Usually the target market for pre-paid plans are low-consumption users who rarely use the phone.

Depending on your personality, some people do not like pre-paid plans because they are constantly "watching their balance" and they are painfully aware that every minute they spend on the phone costs them money. For me, this psychological aspect was the worst part of being on a pre-paid plan - constantly watching the clock.

Depending on how you use your phone, a pre-paid plan might be the correct choice for you. Or it might not. The only way to tell is to calculate what your effective monthly bill will be based on your estimated usage.
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mmichaCommented:
MVNO carriers are common now a days as well. They ride on top of carriers like AT&T/Verizon/Sprint Networks.  Like I said, I am a bit leary you don't get the "peering" you get with contracted service.  So even though you get to use Verizon's network, you will only connect to Verizon owned cell towers and not Sprint's if they peer with them in an area.

http://en.wikipedia.org/wiki/Mobile_virtual_network_operator
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Frosty555Commented:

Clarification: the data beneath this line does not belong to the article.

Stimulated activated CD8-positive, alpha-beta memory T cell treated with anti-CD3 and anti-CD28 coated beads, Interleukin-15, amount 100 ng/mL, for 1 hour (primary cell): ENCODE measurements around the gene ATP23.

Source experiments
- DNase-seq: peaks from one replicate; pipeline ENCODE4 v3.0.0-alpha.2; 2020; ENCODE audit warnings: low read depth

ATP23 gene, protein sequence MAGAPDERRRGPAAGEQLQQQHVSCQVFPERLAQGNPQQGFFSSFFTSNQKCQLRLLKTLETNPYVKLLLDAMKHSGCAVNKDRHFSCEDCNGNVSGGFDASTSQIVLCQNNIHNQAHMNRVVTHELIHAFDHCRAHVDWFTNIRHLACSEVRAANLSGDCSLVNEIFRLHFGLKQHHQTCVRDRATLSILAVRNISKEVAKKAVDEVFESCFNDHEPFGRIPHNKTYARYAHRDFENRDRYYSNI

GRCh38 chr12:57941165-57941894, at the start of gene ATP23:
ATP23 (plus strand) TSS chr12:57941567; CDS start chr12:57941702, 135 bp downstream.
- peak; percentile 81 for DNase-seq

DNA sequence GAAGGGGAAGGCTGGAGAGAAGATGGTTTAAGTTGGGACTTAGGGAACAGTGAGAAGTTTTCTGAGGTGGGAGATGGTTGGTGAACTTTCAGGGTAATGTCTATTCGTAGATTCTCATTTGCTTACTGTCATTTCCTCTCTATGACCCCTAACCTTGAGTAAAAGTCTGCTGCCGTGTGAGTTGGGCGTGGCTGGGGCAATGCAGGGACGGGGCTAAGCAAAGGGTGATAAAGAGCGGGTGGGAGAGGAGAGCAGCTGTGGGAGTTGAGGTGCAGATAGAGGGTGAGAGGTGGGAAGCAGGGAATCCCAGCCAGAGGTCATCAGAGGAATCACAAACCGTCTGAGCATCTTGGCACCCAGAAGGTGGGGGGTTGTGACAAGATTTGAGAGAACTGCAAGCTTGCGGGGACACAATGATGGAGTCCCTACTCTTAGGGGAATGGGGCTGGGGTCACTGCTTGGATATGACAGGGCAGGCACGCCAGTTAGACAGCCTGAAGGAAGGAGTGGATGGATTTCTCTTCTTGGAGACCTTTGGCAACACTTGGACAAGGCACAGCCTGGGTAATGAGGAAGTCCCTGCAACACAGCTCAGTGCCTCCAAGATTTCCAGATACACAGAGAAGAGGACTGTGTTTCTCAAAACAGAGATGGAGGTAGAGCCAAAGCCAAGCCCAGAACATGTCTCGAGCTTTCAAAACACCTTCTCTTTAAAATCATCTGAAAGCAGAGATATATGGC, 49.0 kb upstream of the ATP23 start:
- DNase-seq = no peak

Maybe I'm not getting it because I'm in Canada, not the USA, but what is "peering" and why is it so important? Is that the idea of sharing a single data plan between a tablet and a cell phone?
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käµfm³d 👽Author Commented:
Maybe the prepaid I'm thinking of is different than what was described above. Let's try this:  I bought my g/f a prepaid T-Mobile phone. They have three tiers of data (all come with unlimited talk and text):  $50 - 100 MB; $60 - 2 GB; $70 - 5 GB. In this case there really is no "watching the clock." When the 30 days is over, the service is disconnected, and all she has to do is "re-up" the plan. Other carriers have something comparable, I believe. Based on the costs I list above, my cost would go down, but I would lose a few features (which I don't use so much anyway). I use my phone primarily for data, but occasionally appreciate the convenience of having a phone with me. I guess my main concern is with the data connection among both options. The reps at the store always seem to tell you what you want to hear, so I am just concerned that maybe there is some sort of throttling going on with the prepaid lines. I know that carriers prefer contracts for the aforementioned provable revenue stream, so I cannot see how prepaids are in their best interest.